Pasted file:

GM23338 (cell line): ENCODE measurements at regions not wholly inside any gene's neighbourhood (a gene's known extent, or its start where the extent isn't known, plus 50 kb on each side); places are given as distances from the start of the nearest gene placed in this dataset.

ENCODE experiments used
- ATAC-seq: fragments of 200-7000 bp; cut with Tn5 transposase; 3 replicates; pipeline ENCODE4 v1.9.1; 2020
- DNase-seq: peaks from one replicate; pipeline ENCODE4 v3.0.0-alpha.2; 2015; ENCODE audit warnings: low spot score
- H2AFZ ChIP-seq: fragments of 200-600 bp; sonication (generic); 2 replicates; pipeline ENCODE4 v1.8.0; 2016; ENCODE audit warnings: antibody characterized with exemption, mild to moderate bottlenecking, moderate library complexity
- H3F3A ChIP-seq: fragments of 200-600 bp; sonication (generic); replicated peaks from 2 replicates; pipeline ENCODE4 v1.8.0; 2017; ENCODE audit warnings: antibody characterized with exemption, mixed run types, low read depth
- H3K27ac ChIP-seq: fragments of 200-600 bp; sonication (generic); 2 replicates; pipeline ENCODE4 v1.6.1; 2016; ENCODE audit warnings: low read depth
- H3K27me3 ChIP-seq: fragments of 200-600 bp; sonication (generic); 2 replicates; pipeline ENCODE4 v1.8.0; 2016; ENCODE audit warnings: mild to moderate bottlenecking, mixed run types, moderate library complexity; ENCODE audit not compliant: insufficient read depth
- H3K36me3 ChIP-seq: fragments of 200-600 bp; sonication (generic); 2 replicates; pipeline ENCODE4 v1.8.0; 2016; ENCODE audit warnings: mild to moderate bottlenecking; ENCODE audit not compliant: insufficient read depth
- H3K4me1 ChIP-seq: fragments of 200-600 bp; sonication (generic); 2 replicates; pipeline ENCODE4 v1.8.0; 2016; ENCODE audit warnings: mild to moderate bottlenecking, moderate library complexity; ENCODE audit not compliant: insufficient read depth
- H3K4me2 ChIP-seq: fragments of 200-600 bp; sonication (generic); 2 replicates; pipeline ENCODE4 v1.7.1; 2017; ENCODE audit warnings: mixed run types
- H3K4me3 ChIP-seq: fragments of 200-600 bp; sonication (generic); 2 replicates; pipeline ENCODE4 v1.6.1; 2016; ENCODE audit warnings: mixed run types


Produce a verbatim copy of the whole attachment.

GM23338 (cell line): ENCODE measurements at regions not wholly inside any gene's neighbourhood (a gene's known extent, or its start where the extent isn't known, plus 50 kb on each side); places are given as distances from the start of the nearest gene placed in this dataset.

ENCODE experiments used
- ATAC-seq: fragments of 200-7000 bp; cut with Tn5 transposase; 3 replicates; pipeline ENCODE4 v1.9.1; 2020
- DNase-seq: peaks from one replicate; pipeline ENCODE4 v3.0.0-alpha.2; 2015; ENCODE audit warnings: low spot score
- H2AFZ ChIP-seq: fragments of 200-600 bp; sonication (generic); 2 replicates; pipeline ENCODE4 v1.8.0; 2016; ENCODE audit warnings: antibody characterized with exemption, mild to moderate bottlenecking, moderate library complexity
- H3F3A ChIP-seq: fragments of 200-600 bp; sonication (generic); replicated peaks from 2 replicates; pipeline ENCODE4 v1.8.0; 2017; ENCODE audit warnings: antibody characterized with exemption, mixed run types, low read depth
- H3K27ac ChIP-seq: fragments of 200-600 bp; sonication (generic); 2 replicates; pipeline ENCODE4 v1.6.1; 2016; ENCODE audit warnings: low read depth
- H3K27me3 ChIP-seq: fragments of 200-600 bp; sonication (generic); 2 replicates; pipeline ENCODE4 v1.8.0; 2016; ENCODE audit warnings: mild to moderate bottlenecking, mixed run types, moderate library complexity; ENCODE audit not compliant: insufficient read depth
- H3K36me3 ChIP-seq: fragments of 200-600 bp; sonication (generic); 2 replicates; pipeline ENCODE4 v1.8.0; 2016; ENCODE audit warnings: mild to moderate bottlenecking; ENCODE audit not compliant: insufficient read depth
- H3K4me1 ChIP-seq: fragments of 200-600 bp; sonication (generic); 2 replicates; pipeline ENCODE4 v1.8.0; 2016; ENCODE audit warnings: mild to moderate bottlenecking, moderate library complexity; ENCODE audit not compliant: insufficient read depth
- H3K4me2 ChIP-seq: fragments of 200-600 bp; sonication (generic); 2 replicates; pipeline ENCODE4 v1.7.1; 2017; ENCODE audit warnings: mixed run types
- H3K4me3 ChIP-seq: fragments of 200-600 bp; sonication (generic); 2 replicates; pipeline ENCODE4 v1.6.1; 2016; ENCODE audit warnings: mixed run types